Sunday, May 29, 2005

Holy Ties

The Vatican is currently one of only 26 countries that recognize the Republic of China as an independent country (Nauru recently returned into Taipei's fold, bringing the number up to 26). Some are predicting that the Vatican will cut ties to Taiwan in order to open relations with China. Supposedly, this would serve to facilitate cooperation with the PRC in order to turn China into a more Christian-friendly environment. Taiwan's ambassador to the Holy See has said
The Holy See's relationship with China was unlikely to undergo major changes in the near future because their views on religious matters are still very different.
Apparently there is also talk of changing the name of the embassy to "Embassy of Taiwan" instead of "Embassy of China" as it is currently known.

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Friday, May 27, 2005

Deadline on US-Taiwan Arms Deal

According to this article from the Taipei Times, the US government is indicating that their offer to sell Taiwan 12 P-3C Orion maritime patrol aircraft has a deadline. These sub hunters are vital to Taiwan's ability to conduct anti-submarine warfare (ASW), a field of growing importance in a possible China-Taiwan conflict.
Also included in the arms package that Taiwan's KMT has prevented from passing are 8 diesel submarines, which are also vital to Taiwan's defense. A good history of Taiwan's submarine fleet and attempts to expand and modernize it can be found here.
More important than the arms themselves is the message that Taiwan is sending to the United States as to its willingness to prepare itself for a possible conflict and its commitment to defend itself should the need arise. America's "Vietnam Syndrome" causes it to constantly examine each country it promises to defend for signs that the country is not willing to defend itself. If this arms deal doesn't go through, America may find itself questioning its defense commitment to Taiwan.
More than thirty members of Congress have already expressed to Lien Chan their opinion on the matter.

Update: This article however, claims there is no such deadline.

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Wednesday, May 25, 2005

PACOM as the Asian NATO

Robert Kaplan, whose Soldiers of God and Balkan Ghosts earned him a spot among my favorite authors, wrote the cover story (subscription required) for June's Atlantic Monthly. Entitled "How We Would Fight China," his nine-page article discusses the increasing potency of the PLA Navy (PLAN) relative to the US Navy.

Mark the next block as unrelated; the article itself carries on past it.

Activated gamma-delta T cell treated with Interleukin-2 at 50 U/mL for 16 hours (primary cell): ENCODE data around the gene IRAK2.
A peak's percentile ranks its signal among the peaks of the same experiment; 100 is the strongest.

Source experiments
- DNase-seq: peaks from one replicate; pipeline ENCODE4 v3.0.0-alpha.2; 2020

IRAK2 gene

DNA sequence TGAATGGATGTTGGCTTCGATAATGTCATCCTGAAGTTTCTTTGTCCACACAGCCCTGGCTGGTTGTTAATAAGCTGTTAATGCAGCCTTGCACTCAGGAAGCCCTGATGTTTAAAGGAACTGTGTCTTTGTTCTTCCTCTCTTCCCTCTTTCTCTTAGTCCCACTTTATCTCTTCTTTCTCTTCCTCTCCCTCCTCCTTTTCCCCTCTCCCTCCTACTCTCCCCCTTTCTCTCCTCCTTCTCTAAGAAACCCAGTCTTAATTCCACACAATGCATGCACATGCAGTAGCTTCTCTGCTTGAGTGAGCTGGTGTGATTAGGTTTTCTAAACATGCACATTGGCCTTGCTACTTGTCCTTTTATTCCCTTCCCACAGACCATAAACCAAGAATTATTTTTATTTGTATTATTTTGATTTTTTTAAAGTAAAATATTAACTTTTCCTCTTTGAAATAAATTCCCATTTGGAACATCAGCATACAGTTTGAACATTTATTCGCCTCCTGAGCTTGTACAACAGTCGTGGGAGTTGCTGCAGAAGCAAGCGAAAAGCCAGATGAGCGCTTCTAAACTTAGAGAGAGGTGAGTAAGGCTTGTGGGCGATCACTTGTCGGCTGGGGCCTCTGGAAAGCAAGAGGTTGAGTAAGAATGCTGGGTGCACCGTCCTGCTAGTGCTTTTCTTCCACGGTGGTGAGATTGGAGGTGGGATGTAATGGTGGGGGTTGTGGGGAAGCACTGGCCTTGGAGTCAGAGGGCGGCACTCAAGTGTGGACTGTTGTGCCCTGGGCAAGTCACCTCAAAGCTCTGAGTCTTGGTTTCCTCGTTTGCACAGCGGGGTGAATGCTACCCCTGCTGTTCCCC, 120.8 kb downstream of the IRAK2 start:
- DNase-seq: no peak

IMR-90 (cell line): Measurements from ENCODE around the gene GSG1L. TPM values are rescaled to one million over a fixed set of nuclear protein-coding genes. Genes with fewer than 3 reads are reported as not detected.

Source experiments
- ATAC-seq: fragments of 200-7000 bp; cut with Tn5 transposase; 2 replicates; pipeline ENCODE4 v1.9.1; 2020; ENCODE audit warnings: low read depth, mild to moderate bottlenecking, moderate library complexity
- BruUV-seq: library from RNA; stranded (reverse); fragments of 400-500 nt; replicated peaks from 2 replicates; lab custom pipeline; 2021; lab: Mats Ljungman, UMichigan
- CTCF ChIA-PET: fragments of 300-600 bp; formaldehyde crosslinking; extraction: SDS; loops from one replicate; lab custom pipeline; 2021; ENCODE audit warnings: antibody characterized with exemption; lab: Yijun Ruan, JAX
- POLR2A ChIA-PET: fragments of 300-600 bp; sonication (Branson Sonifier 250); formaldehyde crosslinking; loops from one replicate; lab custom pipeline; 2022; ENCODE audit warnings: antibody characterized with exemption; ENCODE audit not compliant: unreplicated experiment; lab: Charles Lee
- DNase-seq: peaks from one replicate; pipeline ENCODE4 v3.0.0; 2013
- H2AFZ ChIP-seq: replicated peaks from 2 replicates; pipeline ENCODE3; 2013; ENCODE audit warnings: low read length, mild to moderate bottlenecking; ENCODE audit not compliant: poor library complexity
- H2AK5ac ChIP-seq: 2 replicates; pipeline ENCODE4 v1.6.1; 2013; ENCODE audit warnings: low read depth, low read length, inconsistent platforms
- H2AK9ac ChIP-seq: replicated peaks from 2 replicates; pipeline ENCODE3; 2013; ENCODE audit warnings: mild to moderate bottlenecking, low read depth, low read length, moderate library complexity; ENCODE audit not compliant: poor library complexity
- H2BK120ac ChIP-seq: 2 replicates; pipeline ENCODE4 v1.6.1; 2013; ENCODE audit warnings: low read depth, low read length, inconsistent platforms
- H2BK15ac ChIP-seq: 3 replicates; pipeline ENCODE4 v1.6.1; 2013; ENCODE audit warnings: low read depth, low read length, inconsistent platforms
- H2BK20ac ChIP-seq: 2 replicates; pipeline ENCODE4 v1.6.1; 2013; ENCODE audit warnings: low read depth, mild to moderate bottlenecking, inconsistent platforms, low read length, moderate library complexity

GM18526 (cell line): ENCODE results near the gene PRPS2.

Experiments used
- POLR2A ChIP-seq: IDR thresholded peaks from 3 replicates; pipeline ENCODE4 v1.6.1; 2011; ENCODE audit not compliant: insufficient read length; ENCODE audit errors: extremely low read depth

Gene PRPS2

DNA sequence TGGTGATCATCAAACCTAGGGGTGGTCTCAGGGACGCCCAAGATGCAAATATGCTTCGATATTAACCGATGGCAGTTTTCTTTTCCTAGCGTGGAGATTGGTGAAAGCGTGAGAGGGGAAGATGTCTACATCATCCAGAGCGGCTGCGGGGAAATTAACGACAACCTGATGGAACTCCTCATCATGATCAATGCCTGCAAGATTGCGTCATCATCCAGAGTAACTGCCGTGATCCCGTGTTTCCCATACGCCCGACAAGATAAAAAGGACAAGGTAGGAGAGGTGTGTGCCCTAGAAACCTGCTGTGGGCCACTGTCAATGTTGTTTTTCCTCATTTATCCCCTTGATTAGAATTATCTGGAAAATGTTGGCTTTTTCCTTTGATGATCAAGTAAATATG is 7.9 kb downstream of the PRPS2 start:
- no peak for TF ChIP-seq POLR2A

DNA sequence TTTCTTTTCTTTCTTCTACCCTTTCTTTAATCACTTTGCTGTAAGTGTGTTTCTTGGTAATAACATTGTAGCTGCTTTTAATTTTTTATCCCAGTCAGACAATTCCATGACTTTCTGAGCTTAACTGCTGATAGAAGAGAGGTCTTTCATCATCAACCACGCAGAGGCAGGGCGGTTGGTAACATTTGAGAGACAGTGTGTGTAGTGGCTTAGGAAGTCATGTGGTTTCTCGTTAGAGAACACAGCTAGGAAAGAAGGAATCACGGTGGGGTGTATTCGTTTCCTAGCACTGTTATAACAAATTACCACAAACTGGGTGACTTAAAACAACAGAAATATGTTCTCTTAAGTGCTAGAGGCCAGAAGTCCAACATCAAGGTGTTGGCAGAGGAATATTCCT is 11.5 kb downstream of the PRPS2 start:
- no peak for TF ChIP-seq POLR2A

His article has been dissected elsewhere, but one point I found interesting was:
The functional substitute for a NATO of the Pacific already exists, and is indeed up and running. It is the U.S. Pacific Command.
Kaplan argues, and I would agree, that PACOM is more capable of coalition warfare than NATO in this, the era of the "coalition of the willing." One caveat, however, is that given all the interoperability problems in Western Europe, Asian coalitions could expect greater problems. Linguistically, English is widely spoken (if not as a first language, certainly as a second or third) by most Western European servicemen; this is not true to the same degree in many Asian countries. Additionally, pundits often complain about America's European allies are half a generation behind in military technology. The militaries of many of our Asian allies are not even that advanced.
America is working to address the linguistic friction through officer exchanges and an increased emphasis on foreign language capabilities in its own officers. Perhaps America should shorten the waiting period on sales of state-of-the-art military technology to our Asian allies.

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Great Firewall of China

As I mentioned in my last post, I enjoyed Sharanksy's The Case for Democracy. In today's New York Times is an article that kind of ties in with Sharanky's discussion of how the free flow of information helped to undermine the dictatorial nature of the Soviet Union.
Will blogs topple the CCP?

On the other end of the spectrum of hope, it is a little known fact that Google-often cited as a champion of the free flow of information-is helping the Chinese government censor the internet as accessed by the Chinese people.
Accusations against Google
Admission by Google

I seem to remember seeing a news story about a year back about some iniative, in which Bill Clinton was a participant, that would allow the Chinese government to more efficiently block websites. It wasn't being sold to the public that way, but that was the net result. I can't find the story at the moment though.

Update: According to Yahoo, China has ordered all websites in China to register as a means of better restricting access to those they don't like.

Update2: Microsoft is now